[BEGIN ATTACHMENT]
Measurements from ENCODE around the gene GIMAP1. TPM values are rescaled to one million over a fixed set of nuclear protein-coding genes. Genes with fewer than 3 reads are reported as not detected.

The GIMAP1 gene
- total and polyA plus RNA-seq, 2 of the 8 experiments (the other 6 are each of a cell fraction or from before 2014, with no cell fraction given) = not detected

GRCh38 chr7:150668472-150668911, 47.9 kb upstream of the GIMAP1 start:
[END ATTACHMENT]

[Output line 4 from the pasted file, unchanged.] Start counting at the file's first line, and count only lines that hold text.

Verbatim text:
GRCh38 chr7:150668472-150668911, 47.9 kb upstream of the GIMAP1 start: